I no longer have a catch-all email address. For years the email (qmail) server that I run was set up to receive anything @eecue.com. So if you sent an email to email@example.com or firstname.lastname@example.org I would receive it. This was helpful as it allowed me to create addresses for every site that I submitted my information to, such as email@example.com, firstname.lastname@example.org, etc. That way if those companies sold my address to a list I would know they were responsible for the spam.
This seemed like a good idea until I started getting dictionary Joe Jobbed a few years ago. A Joe Job is when someone sends emails from your account to discredit you. In my case it was just a spam bot sending spams from random addresses @eecue.com. I don't think it was an attack on me, I just have a short domain name that has a catch-all address.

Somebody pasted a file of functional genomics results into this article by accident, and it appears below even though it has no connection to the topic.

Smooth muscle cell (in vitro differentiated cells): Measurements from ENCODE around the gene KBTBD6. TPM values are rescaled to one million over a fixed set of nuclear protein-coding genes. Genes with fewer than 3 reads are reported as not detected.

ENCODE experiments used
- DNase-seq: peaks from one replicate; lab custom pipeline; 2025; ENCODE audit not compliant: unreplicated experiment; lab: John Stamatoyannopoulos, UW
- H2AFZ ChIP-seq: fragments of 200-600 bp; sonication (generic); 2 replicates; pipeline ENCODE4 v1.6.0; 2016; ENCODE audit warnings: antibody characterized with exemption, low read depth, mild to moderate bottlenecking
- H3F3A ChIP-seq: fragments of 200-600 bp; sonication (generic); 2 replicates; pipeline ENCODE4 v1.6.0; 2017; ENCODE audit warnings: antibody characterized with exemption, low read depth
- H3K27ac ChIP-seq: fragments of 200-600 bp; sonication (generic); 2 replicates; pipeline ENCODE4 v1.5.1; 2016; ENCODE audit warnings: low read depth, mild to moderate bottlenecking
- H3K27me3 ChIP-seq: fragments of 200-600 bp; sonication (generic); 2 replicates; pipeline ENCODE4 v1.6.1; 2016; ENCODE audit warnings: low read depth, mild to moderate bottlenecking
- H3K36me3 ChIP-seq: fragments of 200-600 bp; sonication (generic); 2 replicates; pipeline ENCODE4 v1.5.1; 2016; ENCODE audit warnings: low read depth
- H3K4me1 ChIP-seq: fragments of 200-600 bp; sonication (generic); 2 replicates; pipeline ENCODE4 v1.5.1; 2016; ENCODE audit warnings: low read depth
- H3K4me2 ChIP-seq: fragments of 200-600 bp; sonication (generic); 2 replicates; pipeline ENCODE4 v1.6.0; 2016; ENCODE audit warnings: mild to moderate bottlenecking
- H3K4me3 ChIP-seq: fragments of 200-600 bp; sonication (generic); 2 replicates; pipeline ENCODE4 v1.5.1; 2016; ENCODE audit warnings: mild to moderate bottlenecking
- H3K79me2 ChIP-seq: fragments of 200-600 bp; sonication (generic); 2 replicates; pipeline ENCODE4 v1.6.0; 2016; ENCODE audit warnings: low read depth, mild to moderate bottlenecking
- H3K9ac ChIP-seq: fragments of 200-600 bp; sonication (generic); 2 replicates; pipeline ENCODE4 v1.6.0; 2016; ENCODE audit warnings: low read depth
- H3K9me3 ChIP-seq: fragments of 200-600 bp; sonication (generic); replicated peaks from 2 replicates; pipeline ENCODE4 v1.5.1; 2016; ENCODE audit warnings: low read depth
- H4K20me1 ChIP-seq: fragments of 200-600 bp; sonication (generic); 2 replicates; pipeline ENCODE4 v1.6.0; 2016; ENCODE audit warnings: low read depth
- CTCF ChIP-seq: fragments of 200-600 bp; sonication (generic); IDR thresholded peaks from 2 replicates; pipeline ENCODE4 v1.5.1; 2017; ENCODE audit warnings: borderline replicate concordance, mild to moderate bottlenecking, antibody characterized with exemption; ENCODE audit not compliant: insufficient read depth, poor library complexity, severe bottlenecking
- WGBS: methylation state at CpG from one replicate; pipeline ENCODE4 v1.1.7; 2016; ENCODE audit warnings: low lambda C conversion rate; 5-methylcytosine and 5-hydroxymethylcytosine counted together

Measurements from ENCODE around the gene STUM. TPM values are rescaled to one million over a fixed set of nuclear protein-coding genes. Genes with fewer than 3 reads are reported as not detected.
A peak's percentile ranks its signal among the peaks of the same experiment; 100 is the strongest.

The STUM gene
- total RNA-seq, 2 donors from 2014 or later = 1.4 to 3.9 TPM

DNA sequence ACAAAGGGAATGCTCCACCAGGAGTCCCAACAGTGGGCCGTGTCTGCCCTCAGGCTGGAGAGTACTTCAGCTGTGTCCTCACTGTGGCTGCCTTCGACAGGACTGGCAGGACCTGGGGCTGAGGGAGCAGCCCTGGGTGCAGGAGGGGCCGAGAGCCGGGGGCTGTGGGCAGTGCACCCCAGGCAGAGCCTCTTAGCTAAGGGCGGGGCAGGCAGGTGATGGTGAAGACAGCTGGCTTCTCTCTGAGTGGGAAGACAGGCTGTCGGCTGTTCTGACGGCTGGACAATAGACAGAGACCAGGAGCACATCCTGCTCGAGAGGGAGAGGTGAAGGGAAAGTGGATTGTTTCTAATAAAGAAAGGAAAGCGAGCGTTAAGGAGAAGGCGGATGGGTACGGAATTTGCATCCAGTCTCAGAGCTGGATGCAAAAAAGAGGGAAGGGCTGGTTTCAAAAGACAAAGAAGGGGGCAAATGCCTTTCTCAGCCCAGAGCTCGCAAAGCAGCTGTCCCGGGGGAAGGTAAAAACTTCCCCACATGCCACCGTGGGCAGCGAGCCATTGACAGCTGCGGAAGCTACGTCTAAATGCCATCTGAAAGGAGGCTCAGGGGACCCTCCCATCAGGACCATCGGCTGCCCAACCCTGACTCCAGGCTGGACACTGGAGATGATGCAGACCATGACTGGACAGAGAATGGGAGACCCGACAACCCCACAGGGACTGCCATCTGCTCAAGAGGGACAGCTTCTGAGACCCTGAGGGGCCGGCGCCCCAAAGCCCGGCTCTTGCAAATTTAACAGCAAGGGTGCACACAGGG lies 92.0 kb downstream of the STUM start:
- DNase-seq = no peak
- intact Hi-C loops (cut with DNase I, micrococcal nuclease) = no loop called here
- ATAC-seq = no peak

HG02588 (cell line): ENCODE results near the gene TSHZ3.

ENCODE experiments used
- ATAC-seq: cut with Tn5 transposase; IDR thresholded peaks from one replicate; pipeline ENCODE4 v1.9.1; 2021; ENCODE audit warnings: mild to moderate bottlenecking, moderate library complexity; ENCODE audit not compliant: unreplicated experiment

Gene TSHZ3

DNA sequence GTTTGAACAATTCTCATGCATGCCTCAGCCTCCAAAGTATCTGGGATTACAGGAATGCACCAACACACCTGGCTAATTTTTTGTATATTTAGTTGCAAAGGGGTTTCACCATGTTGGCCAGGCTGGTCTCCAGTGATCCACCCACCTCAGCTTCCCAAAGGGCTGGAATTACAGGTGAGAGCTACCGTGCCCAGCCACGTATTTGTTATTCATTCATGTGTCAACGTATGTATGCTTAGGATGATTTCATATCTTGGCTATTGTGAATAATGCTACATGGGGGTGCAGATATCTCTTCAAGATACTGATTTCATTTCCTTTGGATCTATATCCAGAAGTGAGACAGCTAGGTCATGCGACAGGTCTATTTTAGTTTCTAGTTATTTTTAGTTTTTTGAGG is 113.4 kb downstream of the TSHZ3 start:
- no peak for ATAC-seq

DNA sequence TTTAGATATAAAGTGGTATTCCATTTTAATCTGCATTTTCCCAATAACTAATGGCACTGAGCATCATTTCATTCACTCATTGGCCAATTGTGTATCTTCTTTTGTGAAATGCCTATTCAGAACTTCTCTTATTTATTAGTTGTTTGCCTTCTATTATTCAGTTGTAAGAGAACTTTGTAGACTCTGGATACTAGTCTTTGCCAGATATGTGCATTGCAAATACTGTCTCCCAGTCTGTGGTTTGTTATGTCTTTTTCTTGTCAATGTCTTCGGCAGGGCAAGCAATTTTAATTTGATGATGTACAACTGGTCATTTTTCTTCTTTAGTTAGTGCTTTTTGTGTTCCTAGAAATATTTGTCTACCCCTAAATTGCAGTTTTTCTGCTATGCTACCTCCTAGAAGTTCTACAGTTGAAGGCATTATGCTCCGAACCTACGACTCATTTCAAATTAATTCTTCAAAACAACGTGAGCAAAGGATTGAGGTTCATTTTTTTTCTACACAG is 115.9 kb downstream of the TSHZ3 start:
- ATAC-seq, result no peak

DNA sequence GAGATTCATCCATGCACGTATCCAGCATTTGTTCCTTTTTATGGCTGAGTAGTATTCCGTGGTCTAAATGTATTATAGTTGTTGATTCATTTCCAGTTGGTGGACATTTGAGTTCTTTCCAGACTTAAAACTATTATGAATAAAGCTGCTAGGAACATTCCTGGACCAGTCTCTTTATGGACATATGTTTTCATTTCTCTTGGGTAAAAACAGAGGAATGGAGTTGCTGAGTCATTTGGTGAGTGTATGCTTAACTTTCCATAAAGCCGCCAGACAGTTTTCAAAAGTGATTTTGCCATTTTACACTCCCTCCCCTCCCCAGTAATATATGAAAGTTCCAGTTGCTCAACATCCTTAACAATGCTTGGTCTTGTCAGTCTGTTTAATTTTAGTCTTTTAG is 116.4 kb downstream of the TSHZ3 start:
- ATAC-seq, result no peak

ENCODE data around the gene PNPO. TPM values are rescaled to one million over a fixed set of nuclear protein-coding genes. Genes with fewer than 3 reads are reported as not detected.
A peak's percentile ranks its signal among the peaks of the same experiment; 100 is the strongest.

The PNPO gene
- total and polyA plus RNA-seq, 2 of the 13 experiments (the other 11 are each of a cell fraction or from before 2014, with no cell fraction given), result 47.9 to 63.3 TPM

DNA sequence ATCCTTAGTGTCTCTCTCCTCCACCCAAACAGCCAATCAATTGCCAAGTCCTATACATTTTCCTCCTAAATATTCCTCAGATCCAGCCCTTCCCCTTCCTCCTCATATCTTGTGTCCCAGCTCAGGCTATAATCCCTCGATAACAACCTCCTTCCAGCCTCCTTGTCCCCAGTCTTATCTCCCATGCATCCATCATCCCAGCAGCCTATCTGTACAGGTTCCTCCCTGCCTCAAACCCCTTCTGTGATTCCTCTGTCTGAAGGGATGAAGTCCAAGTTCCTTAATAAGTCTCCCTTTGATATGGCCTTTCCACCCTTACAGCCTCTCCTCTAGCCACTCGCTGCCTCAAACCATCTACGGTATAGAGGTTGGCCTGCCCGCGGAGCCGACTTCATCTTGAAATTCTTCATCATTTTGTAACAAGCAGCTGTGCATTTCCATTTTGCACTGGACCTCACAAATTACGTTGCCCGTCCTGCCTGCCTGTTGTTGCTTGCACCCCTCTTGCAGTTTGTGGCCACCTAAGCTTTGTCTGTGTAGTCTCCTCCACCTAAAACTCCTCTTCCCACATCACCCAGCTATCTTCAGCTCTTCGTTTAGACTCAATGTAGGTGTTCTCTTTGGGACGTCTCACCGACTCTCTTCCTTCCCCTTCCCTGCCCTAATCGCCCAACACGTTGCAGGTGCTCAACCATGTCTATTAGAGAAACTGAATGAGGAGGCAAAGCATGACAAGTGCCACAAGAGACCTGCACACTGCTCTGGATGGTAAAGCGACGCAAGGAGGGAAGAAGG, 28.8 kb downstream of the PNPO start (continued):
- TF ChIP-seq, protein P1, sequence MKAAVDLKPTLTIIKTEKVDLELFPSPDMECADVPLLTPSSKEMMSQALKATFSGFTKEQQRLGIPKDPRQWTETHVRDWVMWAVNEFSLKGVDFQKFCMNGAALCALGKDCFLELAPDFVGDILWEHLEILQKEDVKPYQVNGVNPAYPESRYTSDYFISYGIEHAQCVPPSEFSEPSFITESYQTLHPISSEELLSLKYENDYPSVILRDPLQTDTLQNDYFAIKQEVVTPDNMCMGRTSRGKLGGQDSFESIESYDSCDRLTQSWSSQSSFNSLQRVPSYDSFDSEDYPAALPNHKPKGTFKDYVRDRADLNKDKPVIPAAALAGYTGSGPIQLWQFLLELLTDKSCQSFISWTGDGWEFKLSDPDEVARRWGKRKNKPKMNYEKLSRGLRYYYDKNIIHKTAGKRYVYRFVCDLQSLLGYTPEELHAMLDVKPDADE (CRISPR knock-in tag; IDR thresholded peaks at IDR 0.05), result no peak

The joe-jobbing caused me to receive thousands of bounce messages. Today I finally decided to turn off the catch-all functionality in my email server. First I dug through my archived mail to find any important addresses that I still needed to receive mail at. I added aliases for the ones that would be hard to change. Any address that was easy to change I just logged into the site it corresponded to and changed it to my main address.
After getting rid of the catch-alls I set up a Sender Policy Framework (SPF) record on my DNS server. SPF is a record on a name server that tells mail servers which IP addresses are allowed to send email for that domain. Luckily I only ever send email from my personal mail server so that was easy to fix.
These changes should greatly reduce the amount of spam and joe-job bounces I receive.